As it turns out, sci-fi movies may have overhyped ‘alien encounters’ as the most menacing threat astronauts square off against during space exploration.
Far more intimidating are the dangers posed by cosmic radiation, toxic lunar dust, lack of gravity and temperatures that drop to a brisk minus 455 degrees Fahrenheit. And I’d be remiss to not mention the 27,000 pieces of floating space debris just waiting to collide with spacecrafts.
The hazards faced by astronauts are so abundant that NASA’s Human Research Program had to classify them into categories in order to properly investigate and attempt to counter them. The five groups outlined are linked with over 30 documented human health risks.
Even after astronauts are safely back home, space travel continues to adversely affect their health. Astronauts returned from space missions have presented with cardiovascular disease, liver dysfunction, vision impairment, respiratory problems, geriatric-type issues like bone loss and cognitive deficiencies, and cancer.
This begs the question: If space is such a vast risk-laden frontier, why don’t we just keep our boots on the Earth?
As Neil Armstrong (maybe) once said, “There can be no great accomplishment without risk.”
Six decades of space travel has led to advancements in medicine, public safety, energy, environmental science, IT, telecommunications, transportation and countless other fields. NASA has also helped to develop over 2,000 ‘spin-off technologies.’ Products like water-purification systems, solar panels, Cochlear implants, LASIK — and even DustBusters — have roots in space programs.
There are still many great accomplishments to be made in the pharma industry. And CDMOs are a critical part of the flight plan. This month’s cover story — part of our annual contract manufacturing spotlight — profiles three CDMOs willing to take on projects with higher chances of failure, boldly pushing the boundaries of the ‘risk-averse’ pharma industry.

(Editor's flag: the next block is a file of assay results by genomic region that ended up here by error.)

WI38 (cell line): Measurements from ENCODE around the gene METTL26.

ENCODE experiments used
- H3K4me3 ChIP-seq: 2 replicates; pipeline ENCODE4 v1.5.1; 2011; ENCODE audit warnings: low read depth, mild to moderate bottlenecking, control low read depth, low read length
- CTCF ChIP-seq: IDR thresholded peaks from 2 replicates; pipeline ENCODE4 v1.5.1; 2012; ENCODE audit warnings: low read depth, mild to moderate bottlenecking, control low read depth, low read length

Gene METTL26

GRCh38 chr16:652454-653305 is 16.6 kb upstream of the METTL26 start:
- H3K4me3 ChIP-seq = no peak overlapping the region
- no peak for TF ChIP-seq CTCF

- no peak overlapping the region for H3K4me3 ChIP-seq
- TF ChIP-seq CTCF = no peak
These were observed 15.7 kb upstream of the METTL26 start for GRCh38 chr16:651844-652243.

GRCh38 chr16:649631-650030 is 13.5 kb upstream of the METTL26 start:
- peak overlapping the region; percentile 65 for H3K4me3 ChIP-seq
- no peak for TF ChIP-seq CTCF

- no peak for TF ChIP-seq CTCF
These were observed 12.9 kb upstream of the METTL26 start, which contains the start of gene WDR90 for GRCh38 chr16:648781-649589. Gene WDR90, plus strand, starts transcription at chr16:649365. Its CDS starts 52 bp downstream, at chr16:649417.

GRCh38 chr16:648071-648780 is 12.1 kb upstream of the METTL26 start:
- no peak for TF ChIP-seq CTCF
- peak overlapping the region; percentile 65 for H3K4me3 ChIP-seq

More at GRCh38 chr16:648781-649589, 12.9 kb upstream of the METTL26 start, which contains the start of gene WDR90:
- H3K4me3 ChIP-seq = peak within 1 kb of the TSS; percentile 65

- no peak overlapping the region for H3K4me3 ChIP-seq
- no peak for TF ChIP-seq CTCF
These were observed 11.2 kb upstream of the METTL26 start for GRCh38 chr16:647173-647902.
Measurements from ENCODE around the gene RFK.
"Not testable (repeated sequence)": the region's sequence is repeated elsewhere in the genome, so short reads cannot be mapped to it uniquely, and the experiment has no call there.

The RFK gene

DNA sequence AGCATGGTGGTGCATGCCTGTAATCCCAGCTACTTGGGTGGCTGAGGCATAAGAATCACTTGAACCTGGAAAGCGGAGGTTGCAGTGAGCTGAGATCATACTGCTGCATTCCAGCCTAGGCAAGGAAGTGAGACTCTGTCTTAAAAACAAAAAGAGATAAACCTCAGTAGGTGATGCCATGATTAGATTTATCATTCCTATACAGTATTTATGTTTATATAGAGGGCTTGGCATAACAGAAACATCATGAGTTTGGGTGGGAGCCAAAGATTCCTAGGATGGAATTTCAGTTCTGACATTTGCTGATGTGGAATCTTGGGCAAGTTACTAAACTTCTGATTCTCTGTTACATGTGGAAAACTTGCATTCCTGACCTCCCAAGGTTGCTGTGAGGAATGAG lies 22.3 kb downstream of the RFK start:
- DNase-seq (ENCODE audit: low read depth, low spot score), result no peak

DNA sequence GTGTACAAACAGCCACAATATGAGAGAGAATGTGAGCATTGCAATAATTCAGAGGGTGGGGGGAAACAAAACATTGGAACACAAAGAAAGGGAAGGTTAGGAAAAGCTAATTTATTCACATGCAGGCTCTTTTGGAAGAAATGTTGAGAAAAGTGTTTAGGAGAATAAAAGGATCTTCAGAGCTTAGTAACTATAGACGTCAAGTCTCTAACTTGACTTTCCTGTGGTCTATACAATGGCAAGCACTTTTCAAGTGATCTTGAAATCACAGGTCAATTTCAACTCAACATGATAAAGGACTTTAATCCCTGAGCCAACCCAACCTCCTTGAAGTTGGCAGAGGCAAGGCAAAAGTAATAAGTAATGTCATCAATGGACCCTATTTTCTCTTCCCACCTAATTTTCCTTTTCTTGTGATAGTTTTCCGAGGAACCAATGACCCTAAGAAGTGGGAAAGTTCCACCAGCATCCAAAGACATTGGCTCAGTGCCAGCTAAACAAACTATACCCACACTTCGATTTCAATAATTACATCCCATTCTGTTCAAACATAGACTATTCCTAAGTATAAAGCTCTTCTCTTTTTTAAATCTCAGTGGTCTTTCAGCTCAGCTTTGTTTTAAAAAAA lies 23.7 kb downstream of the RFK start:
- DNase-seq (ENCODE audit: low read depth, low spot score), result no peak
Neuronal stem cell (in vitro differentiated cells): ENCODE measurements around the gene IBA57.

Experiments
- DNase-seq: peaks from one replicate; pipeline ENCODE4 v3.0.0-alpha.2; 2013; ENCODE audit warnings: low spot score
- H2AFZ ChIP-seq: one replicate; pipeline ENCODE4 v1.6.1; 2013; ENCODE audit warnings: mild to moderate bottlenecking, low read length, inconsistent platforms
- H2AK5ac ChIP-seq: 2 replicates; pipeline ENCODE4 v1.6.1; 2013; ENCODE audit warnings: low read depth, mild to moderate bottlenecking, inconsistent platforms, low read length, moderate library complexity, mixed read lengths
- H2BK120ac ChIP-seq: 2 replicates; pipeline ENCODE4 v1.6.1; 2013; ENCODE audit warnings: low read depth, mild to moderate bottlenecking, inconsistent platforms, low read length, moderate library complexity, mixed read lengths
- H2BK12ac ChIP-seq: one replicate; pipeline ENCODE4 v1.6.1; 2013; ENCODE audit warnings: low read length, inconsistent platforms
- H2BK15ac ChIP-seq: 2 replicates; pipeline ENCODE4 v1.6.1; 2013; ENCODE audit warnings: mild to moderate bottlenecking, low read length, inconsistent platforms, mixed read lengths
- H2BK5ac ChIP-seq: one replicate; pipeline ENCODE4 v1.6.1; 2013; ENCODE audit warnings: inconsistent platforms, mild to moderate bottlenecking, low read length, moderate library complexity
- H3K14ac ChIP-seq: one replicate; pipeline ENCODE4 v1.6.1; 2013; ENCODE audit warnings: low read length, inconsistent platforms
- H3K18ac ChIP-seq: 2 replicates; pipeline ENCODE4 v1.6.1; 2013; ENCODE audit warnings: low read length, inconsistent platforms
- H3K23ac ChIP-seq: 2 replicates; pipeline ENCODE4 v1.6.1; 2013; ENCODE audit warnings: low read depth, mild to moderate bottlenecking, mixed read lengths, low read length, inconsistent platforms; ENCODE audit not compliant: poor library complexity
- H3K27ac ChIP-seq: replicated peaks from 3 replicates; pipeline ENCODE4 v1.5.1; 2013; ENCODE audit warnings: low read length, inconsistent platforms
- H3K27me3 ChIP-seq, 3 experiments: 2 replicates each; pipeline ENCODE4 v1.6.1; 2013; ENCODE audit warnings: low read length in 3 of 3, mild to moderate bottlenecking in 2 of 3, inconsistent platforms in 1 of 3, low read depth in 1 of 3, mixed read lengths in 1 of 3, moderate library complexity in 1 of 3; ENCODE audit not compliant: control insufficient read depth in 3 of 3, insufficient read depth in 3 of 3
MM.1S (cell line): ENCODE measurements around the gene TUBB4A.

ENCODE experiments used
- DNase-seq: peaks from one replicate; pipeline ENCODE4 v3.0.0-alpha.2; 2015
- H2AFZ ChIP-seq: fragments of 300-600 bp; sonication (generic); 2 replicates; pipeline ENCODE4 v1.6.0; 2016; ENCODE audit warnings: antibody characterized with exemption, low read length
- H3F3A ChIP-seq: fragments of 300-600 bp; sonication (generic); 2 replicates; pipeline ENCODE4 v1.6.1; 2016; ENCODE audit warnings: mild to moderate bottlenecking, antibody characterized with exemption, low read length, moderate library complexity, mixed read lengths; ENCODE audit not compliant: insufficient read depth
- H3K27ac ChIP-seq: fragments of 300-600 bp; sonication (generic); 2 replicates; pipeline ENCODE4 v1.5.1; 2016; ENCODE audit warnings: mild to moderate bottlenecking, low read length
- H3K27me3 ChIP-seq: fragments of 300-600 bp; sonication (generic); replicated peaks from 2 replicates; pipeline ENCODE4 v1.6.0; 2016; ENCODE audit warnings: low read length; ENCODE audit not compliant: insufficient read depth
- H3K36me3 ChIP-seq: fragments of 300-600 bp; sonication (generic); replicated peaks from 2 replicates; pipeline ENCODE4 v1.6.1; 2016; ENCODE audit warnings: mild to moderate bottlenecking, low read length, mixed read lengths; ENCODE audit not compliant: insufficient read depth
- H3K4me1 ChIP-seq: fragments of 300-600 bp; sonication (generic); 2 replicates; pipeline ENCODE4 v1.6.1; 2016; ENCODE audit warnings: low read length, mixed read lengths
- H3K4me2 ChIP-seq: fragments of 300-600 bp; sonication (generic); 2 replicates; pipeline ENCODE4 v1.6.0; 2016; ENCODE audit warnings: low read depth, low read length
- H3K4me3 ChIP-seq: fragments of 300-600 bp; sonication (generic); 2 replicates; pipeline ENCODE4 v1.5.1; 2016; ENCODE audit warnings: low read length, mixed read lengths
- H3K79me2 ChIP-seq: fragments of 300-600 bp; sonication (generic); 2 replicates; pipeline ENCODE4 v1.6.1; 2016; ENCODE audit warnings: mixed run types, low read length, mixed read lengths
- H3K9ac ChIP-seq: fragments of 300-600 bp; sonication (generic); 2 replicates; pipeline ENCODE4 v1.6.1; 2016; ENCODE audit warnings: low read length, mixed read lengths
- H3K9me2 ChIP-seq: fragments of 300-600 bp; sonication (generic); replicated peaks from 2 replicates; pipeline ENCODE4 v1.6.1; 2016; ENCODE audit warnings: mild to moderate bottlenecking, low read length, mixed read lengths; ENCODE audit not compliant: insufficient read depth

Through discussions with Emergent BioSolutions, AGC Biologics and Sterling Pharma Solutions, we’ve addressed just a few of the industry paths less traveled: pandemic response, orphan drug development, improving global access to drugs with more efficient and sustainable drug development — as well as the successes and stumbles that come with these types of journeys.
In both space exploration and pharma manufacturing, timelines matter. While NASA has pushed back the White House’s ambitious 2024 deadline for returning American astronauts to the moon’s surface by at least a year, the tight turnaround proves space exploration is still quite exigent. Similarly, as the pandemic took hold of the world, the U.S. government’s Operation Warp Speed initiative put a rush on the pharma industry’s development and manufacturing processes. Like astronauts ready to be launched into space, the contract manufacturing industry suited up — not just to meet surging capacity needs but to leverage technology and development expertise.
Today’s new world necessitates that the pharma industry takes leaps instead of steps and to do so, pharma companies will need to continue to partner with CDMOs willing to go above and beyond.